A student attending Wartburg College filed a class-action lawsuit over the cost of tuition after “losing on-campus educational time and in-person resources amid the COVID-19 pandemic.” The student, Sydney Warner, filed the suit in Bremer County District Court over allegations that the “value of the remote learning provided by the college was less than the value of the on-campus experience promised by the college.” Additionally, the suit alleges “a portion of the tuition fees for the spring 2020 semester should be refunded as a result.”
Warner is being represented by Bart Goplerud, an attorney with the Shindler, Anderson, Goplerud & Weese law firm and Hedin Hall LLP. When commenting on the suit, Goplerud said:
“They went to campus, they expected the on-life campus experience, and the in classroom teaching. And midway through the semester that all changed. They went to remote learning and they no longer had what is the basis of our claims, they no longer have access to that on-campus and in personal experience.”
Goplerud added that back on March 18, a student at Mount Mercy University filed a similar lawsuit in Linn County District Court against Cedar Rapids University. He noted the same firms are handling that case and said both cases are class-action lawsuits. He said:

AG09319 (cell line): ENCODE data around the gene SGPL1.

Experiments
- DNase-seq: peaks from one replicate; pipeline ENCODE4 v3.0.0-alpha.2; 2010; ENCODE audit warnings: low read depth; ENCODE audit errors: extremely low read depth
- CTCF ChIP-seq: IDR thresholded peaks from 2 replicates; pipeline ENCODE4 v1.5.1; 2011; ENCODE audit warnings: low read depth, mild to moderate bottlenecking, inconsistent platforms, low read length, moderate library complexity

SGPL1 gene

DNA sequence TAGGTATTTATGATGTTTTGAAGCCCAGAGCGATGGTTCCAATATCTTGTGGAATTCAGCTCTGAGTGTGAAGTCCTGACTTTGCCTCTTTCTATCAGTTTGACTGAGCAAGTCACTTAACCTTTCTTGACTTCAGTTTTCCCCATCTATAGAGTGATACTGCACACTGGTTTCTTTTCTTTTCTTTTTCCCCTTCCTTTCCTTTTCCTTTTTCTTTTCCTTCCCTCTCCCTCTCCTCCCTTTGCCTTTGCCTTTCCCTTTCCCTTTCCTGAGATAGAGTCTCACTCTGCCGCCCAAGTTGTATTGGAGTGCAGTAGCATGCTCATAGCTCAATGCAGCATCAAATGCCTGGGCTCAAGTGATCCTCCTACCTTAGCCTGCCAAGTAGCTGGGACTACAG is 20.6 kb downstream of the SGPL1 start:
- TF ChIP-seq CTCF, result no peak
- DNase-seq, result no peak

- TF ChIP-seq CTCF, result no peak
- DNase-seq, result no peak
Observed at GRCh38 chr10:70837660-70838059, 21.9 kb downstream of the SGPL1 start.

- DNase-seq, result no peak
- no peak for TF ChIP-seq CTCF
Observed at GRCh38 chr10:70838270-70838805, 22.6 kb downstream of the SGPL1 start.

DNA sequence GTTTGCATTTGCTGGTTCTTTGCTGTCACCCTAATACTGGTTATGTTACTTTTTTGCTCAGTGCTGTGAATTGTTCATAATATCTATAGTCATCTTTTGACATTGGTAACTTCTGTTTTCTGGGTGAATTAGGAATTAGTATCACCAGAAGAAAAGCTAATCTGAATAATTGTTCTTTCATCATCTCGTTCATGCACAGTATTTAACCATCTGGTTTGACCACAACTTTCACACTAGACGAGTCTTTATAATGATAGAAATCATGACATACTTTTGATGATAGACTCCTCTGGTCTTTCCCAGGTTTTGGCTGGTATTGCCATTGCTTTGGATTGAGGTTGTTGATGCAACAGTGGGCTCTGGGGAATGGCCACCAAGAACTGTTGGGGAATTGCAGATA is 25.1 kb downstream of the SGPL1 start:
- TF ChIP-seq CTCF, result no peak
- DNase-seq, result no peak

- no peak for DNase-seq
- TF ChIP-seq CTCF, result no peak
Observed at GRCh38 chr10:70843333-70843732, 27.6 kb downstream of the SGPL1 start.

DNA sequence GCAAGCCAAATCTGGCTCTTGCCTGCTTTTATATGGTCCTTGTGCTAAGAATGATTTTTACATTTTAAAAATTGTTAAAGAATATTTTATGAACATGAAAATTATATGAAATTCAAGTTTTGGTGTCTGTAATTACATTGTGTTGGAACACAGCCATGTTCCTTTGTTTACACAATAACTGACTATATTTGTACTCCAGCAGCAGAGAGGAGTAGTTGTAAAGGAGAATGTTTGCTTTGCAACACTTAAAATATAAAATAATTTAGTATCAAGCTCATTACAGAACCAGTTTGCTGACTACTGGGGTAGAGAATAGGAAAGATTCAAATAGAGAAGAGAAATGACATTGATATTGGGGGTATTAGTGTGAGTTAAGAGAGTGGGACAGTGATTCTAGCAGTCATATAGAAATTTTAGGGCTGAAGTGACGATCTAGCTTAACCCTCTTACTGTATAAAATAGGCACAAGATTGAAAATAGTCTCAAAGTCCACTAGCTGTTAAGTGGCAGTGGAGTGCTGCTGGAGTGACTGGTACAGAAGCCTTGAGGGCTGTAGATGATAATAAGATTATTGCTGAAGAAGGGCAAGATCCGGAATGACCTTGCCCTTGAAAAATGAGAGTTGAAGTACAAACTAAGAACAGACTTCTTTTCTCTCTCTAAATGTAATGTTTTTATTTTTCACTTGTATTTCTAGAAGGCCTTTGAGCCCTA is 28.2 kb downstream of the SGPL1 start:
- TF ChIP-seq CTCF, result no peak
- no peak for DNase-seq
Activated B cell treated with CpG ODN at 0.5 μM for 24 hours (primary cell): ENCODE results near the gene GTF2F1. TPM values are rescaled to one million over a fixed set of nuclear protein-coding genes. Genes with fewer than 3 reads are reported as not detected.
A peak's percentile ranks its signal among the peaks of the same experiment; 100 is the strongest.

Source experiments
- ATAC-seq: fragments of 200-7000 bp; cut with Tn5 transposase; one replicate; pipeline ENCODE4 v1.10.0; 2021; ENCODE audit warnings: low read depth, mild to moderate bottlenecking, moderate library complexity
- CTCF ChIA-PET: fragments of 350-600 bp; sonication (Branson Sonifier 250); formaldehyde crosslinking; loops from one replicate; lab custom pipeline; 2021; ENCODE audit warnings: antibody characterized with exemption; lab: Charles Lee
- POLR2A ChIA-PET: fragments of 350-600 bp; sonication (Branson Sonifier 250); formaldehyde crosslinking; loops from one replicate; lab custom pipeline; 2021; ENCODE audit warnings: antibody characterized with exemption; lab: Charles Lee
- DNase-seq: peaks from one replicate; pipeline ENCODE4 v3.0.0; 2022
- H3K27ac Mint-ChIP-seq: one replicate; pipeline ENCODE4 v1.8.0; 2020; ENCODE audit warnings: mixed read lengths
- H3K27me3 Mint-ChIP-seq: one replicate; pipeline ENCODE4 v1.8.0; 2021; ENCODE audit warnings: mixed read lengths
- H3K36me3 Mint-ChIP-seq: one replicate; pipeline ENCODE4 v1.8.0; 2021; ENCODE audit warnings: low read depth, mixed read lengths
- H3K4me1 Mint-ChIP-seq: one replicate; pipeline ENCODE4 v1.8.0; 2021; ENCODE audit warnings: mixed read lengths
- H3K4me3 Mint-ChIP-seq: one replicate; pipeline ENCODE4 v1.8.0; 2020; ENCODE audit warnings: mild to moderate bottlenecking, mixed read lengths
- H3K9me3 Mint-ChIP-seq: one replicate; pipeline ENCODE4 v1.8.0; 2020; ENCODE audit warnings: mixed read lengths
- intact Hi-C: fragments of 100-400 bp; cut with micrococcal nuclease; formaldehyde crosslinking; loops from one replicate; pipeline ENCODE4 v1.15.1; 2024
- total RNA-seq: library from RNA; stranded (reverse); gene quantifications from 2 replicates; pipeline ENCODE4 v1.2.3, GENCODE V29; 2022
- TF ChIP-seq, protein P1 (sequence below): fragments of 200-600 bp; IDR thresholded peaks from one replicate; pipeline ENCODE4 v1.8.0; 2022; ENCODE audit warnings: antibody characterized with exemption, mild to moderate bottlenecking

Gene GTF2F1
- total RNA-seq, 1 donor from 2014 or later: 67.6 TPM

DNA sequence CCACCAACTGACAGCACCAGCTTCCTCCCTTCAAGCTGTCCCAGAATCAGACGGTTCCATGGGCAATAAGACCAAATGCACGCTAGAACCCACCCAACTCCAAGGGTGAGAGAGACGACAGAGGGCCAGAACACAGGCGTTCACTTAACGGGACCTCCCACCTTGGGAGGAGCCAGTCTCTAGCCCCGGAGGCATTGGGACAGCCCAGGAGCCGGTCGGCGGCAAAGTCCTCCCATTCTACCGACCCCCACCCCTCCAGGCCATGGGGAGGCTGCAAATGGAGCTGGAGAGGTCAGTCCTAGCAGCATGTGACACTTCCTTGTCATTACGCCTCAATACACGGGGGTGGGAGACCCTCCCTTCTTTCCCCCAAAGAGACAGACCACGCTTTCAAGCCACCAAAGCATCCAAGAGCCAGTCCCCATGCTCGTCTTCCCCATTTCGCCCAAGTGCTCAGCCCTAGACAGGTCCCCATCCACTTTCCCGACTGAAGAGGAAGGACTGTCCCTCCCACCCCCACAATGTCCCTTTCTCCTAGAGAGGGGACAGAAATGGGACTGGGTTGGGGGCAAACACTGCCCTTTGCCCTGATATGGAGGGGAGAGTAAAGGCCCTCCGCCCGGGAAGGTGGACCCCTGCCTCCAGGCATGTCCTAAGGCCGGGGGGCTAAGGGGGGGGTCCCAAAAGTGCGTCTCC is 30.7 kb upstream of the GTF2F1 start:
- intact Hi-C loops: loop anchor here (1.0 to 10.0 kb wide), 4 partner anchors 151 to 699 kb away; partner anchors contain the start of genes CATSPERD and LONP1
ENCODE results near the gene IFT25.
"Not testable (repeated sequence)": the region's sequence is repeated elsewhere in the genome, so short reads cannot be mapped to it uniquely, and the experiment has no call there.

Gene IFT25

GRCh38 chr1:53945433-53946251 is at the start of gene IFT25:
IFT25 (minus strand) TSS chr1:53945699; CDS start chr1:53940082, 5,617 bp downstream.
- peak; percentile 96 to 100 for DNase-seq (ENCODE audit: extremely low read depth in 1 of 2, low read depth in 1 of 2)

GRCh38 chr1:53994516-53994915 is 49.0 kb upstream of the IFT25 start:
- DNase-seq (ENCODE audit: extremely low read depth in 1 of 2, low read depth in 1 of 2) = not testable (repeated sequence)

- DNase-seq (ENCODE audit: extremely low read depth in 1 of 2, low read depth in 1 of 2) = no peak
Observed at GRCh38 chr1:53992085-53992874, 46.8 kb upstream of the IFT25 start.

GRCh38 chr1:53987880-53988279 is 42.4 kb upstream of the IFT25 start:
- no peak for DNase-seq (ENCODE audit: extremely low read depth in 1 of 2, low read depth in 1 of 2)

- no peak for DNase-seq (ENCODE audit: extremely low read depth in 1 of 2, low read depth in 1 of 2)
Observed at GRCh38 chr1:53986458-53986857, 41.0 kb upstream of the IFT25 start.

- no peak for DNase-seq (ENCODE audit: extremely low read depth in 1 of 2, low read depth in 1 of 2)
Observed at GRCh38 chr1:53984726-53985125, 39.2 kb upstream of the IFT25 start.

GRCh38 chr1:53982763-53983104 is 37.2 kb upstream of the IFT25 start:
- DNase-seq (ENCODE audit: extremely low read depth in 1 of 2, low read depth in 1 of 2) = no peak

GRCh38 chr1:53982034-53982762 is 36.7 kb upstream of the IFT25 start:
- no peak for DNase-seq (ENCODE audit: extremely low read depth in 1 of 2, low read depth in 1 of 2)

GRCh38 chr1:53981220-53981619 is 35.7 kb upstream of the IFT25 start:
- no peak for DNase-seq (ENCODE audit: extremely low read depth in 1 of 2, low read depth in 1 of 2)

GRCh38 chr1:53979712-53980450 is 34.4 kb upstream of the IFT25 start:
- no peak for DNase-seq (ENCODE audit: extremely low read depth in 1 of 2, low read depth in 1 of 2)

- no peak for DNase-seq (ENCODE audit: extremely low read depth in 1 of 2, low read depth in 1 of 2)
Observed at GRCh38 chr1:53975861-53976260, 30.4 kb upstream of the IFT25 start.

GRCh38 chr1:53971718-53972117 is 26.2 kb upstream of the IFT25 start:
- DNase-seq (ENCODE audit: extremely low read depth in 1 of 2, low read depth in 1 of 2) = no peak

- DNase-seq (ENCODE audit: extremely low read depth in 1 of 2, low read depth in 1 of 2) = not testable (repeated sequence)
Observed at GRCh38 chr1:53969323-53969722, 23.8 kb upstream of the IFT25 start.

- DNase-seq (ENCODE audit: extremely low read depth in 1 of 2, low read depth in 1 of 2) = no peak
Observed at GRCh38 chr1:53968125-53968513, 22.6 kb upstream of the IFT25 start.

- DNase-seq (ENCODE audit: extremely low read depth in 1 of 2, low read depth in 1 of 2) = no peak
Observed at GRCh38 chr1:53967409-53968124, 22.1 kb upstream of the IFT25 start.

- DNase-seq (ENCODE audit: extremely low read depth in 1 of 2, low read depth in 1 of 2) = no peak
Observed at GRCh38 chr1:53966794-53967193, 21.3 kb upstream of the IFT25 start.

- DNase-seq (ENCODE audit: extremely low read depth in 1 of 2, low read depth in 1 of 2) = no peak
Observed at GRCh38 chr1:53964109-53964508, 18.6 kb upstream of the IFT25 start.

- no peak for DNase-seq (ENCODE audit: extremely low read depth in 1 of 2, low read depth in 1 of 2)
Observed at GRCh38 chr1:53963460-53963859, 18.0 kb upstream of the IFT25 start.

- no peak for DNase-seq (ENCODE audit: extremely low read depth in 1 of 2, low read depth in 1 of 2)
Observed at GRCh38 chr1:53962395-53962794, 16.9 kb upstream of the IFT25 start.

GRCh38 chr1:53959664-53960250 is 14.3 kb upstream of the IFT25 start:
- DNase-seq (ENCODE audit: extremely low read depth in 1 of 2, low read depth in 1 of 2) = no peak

“That way tens or hundreds or thousands of people don’t have to file their own individual lawsuit. It can be brought by one person, and if at the end of the day is successful, everybody will benefit financially.”
He added that many similar lawsuits have been filed since the pandemic began, and many have been dismissed because they “focused on the impact of virtual classes versus in-person classes.” Goplerud said the suits against Wartburg College and Mount Mercy University are different and noted:
“It’s difficult to quantify what, if any difference that remote learning is…Whereas our lawsuit is focused on those in campus experiences of the library was shut down, the gym is shut down, the theater was shut down, other resources such as labs and clinics were shut down and unavailable to them.”
It’s important to note that Wartburg College announced last July that it will offer a “free fifth year to any full-time students during the 2020-2021 academic year.” The announcement may be welcome news to students who feel as though they’ve missed out on a year of learning and a year of the college experience. Students like Warner, though, are demanding more.